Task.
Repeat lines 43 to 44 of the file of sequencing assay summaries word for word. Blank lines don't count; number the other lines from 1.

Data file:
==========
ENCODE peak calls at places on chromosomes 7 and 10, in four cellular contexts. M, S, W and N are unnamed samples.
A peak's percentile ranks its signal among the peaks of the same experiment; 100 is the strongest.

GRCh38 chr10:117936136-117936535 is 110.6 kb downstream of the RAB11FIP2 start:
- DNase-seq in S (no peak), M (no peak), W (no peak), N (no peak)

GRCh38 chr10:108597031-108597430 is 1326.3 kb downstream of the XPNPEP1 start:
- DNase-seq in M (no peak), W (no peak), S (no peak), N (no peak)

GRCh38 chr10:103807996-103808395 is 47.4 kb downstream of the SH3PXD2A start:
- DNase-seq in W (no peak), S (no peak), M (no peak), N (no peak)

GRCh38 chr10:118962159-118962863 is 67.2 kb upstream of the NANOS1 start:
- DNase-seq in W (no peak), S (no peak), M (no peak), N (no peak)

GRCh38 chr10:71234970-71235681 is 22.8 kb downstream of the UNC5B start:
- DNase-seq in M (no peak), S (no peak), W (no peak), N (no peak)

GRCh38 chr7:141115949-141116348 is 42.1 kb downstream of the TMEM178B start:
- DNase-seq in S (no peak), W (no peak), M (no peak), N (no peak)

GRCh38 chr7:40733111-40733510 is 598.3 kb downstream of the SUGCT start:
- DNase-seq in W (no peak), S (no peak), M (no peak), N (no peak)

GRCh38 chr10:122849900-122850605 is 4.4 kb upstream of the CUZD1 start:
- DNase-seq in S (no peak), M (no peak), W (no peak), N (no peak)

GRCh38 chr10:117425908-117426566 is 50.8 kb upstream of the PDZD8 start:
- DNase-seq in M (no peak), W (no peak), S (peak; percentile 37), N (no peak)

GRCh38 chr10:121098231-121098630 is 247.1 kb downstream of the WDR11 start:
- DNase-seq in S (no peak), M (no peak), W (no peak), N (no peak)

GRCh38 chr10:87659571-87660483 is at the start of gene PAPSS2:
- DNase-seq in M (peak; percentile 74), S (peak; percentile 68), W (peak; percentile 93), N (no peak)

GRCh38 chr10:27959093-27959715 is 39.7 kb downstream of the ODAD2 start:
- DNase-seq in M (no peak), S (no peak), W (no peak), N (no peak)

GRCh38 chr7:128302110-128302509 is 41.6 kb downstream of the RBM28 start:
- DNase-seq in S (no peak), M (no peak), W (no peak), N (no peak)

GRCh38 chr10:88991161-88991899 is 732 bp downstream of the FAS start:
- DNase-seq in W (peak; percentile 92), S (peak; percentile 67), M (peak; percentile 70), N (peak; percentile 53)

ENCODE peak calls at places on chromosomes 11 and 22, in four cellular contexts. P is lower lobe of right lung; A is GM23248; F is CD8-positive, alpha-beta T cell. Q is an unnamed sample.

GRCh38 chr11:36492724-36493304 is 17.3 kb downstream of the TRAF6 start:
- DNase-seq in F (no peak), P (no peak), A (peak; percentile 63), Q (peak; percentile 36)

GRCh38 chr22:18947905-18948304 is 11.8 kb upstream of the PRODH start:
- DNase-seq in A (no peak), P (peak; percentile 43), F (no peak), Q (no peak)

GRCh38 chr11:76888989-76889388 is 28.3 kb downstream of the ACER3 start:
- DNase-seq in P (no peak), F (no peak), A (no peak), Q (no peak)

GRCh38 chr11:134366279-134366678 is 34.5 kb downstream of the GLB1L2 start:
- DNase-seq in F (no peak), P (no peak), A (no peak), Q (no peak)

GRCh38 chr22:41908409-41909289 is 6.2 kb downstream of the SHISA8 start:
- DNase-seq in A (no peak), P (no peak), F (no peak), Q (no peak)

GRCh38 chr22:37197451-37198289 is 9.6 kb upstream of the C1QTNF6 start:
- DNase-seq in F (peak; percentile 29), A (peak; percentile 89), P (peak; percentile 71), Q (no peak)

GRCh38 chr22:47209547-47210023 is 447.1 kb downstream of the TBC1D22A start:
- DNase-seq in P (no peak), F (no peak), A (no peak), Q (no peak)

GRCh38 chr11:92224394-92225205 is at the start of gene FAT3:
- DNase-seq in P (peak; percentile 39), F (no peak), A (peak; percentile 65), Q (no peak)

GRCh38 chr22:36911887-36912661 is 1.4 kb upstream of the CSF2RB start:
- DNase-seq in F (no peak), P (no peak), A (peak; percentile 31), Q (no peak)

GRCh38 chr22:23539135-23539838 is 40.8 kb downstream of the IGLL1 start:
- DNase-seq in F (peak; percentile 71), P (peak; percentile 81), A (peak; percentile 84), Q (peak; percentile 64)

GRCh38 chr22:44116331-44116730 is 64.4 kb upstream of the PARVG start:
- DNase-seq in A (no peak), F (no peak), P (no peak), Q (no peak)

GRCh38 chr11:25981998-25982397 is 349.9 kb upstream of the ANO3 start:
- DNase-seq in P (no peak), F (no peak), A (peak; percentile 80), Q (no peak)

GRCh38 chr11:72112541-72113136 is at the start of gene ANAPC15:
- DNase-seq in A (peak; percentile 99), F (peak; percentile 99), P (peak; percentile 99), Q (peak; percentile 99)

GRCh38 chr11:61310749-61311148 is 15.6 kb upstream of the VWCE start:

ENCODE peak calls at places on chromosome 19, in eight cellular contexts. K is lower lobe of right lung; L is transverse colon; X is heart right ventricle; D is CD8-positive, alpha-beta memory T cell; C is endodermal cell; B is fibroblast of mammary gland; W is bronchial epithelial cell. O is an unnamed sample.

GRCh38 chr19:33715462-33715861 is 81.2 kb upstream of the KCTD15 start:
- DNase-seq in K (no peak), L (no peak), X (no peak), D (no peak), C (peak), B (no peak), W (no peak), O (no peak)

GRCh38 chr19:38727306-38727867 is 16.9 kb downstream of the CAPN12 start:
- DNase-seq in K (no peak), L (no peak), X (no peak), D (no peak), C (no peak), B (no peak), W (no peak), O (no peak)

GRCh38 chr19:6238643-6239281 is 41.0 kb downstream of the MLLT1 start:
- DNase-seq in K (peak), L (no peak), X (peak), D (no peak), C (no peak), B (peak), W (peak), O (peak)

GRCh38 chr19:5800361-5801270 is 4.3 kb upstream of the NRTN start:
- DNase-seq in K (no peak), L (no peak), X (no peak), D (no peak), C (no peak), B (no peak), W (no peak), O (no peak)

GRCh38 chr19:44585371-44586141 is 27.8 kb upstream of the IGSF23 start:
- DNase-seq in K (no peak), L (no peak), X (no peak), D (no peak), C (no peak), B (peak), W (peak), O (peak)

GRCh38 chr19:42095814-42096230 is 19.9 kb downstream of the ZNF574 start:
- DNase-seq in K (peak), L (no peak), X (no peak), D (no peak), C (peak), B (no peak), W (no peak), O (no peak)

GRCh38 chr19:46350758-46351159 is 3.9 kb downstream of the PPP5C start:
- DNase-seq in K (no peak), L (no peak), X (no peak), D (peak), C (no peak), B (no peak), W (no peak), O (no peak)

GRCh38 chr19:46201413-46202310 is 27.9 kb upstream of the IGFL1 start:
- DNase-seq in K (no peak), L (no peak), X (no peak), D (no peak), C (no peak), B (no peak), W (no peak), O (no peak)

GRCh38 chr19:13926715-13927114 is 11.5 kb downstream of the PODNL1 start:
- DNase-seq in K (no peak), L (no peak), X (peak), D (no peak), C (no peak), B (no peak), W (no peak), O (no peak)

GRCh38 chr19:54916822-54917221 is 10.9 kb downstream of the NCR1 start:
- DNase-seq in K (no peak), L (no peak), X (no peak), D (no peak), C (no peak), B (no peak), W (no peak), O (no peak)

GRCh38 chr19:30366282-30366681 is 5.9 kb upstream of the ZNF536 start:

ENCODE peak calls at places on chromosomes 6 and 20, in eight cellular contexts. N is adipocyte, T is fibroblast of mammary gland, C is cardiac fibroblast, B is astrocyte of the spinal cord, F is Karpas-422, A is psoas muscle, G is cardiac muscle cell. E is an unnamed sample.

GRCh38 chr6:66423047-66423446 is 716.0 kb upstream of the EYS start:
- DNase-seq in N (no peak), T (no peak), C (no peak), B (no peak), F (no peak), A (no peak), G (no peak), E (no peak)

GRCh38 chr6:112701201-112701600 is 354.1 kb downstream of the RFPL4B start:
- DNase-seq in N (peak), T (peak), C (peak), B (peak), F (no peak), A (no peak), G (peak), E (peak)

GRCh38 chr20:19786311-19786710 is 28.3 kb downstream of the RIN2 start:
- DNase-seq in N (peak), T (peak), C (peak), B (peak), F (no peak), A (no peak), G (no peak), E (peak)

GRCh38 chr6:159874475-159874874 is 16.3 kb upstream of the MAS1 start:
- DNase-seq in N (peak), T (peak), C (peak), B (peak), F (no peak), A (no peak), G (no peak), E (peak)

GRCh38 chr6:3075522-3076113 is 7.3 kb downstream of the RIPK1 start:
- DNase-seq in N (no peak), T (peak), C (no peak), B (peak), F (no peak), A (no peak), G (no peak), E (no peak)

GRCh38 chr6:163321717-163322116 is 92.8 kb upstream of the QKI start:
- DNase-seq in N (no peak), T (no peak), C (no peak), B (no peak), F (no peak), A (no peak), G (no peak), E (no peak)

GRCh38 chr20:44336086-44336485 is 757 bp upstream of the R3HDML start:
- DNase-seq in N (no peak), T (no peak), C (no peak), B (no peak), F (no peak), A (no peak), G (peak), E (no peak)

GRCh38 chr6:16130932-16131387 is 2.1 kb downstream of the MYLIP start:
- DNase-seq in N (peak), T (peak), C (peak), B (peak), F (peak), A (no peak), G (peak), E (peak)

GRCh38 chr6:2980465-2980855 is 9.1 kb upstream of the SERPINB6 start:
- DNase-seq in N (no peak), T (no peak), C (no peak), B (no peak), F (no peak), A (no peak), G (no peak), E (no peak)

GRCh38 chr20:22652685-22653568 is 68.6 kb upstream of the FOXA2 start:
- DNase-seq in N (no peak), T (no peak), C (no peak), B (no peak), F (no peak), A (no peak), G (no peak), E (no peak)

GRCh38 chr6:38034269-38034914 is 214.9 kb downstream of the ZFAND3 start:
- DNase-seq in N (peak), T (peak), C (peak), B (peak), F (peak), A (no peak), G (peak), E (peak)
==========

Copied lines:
- DNase-seq in F (peak; percentile 29), A (peak; percentile 89), P (peak; percentile 71), Q (no peak)

GRCh38 chr22:47209547-47210023 is 447.1 kb downstream of the TBC1D22A start: